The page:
James Fairbanks and Alain Beret, married business partners from Sutton, had been searching for the perfect property for nearly two years when they discovered Oakhurst, an aging mansion on 26 beautiful acres in Northbridge. The former retreat center, which was affiliated with the Diocese of Worcester and had been on the market for some time, would be the ideal spot for their next venture: an inn that would host weddings and other big events.
When the Diocese of Worcester unexpectedly dropped out of negotiations with them in June, Fairbanks and Beret were shocked — and flummoxed. Then, they say, a church attorney inadvertently forwarded their broker an e-mail from Monsignor Thomas Sullivan, chancellor of the diocese, advising a church broker that he was no longer interested in selling to Fairbanks and Beret “because of a potentiality of gay marriages’’ there.
Beret, 59, and Fairbanks, 57, plan to file a lawsuit Monday morning in Worcester Superior Court against Sullivan, the bishop, the church’s real estate agent, and the nonprofit retreat center, the House of Affirmation,
alleging they discriminated against Beret and Fairbanks on the basis of sexual orientation in the course of a real estate negotiation, violating state law.
“I have lived quietly in the mainstream for nearly 60 years, and I expected to continue that,’’ Beret said in an interview yesterday. “But I will not continue that at the expense of my dignity.’’
Sullivan, in a phone interview yesterday, said he did not even know Fairbanks and Beret were gay, and that his e-mail was taken out of context. The talks fizzled, he said, because the men could not secure financing for their first offer, and their second offer was unacceptable to the church.
“They didn’t have the money, that was it,’’ he said.
It was not until weeks after the financing fell through, he said, that the church’s broker told him that, in her presence, Fairbanks and Beret had mentioned hosting same-sex weddings at Oakhurst.
Sullivan said, however, that the church, as a matter of policy, will not sell properties where Masses have been celebrated to people who plan to host same-sex weddings. The church will not sell to developers who plan to transform them into abortion clinics either, he said — or to bars, lounges, or other kinds of uses that church officials deem inappropriate.
“We wouldn’t sell our churches and our properties to any of a number of things that would reflect badly on the church,’’ he said. “These buildings are sacred to the memory of Catholics.’’
The Catholic Church, a vocal opponent of gay marriage, considers the practice of homosexuality “intrinsically disordered.’’
Beret said it was an “outright fabrication’’ that he and Fairbanks discussed the possibility of holding weddings of same-sex couples at the property in front of the broker because they were not thinking in those terms. Weddings are weddings, he said. “We never would have had a discussion about ‘gay wedding this’ or ‘gay wedding that,’’’ he said.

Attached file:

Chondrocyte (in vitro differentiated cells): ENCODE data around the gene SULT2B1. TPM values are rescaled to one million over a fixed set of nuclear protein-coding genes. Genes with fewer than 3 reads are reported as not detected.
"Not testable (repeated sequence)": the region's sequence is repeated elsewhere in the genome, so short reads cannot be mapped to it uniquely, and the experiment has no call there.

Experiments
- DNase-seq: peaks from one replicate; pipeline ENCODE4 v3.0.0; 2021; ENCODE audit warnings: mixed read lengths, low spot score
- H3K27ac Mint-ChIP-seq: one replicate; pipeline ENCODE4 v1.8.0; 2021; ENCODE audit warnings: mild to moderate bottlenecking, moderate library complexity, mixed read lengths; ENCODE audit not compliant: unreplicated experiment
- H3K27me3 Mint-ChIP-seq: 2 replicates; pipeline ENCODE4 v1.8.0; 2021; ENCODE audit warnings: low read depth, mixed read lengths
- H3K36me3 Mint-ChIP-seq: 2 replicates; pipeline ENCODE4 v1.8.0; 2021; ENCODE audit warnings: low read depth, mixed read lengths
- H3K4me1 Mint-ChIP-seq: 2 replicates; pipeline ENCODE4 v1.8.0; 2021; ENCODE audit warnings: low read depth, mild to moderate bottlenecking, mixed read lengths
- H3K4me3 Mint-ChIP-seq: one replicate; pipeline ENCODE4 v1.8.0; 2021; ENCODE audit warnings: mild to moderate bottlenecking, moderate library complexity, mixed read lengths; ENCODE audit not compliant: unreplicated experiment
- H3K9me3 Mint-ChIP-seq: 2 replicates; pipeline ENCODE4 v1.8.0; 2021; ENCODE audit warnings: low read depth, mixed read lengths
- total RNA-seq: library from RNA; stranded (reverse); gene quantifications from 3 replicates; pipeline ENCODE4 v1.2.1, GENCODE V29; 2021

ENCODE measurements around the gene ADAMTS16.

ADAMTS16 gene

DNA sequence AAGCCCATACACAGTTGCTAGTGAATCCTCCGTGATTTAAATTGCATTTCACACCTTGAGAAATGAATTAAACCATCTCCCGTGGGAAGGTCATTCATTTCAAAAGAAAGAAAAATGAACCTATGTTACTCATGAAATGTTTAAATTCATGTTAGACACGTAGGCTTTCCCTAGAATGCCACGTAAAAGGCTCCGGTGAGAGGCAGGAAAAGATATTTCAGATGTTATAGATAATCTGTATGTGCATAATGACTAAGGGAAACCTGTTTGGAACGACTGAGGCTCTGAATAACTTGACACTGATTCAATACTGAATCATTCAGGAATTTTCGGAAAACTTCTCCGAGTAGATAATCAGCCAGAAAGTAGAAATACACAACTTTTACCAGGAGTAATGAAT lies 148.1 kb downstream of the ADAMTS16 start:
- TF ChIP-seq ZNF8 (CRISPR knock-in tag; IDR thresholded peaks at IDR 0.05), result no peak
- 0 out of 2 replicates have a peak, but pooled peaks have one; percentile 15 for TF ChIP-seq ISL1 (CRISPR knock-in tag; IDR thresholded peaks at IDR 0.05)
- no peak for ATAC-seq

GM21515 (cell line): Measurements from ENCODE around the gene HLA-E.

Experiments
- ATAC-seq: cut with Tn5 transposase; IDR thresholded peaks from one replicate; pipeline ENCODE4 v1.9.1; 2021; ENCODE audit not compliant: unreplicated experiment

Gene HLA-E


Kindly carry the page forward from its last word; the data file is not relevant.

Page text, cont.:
Beret said the property originally was listed for $1.45 million, “way overpriced,’’ he said. The couple, who had previously transformed an old mansion in Brattleboro into an inn and an aging estate in Barre into a wedding venue, reached a preliminary agreement to buy Oakhurst for $1 million.
But after doing extensive due diligence on its needs, he said, various inspectors advised them that they would need repairs totaling about $500,000.
So they decided to offer $550,000 for the house and only the land immediately around it. “With lightning speed,’’ he said, the church’s broker responded that the diocese had decided to pursue other avenues with the property.
“It was not the kind of thing you would expect after having negotiated for a month, and everything having gone rather well,’’ Beret said.
But Sullivan said the second offer was simply not realistic.
“We can’t give away properties for a third of the asking price,’’ Sullivan said. “It’s a prime area, a beautiful historic area.’’ Sullivan’s e-mail to the church’s broker, which was accidentally forwarded to Beret as part of a long e-mail chain, said: “I just went down the hall and discussed it with the bishop. Because of the potentiality of gay marriages there, something you shared with us yesterday, we are not interested in going forward with these buyers. I think they’re shaky anyway. So, just tell them that we will not accept their revised plan and the Diocese is making new plans for the property. You find the language.’’
In the Sunday phone interview, Sullivan said, “At that point it was a done deal. They didn’t have the money.’’
Sullivan said the diocese has never had to deny a sale because a prospective buyer intended to allow gay marriages to be performed there.
Asked whether the church would refuse to sell sacred property to a church that embraces weddings of same-sex couples, such as a Unitarian church, he said, “We’ve never gone that far into it. Groups we have sold to, to my knowledge, are not doing gay marriages.’’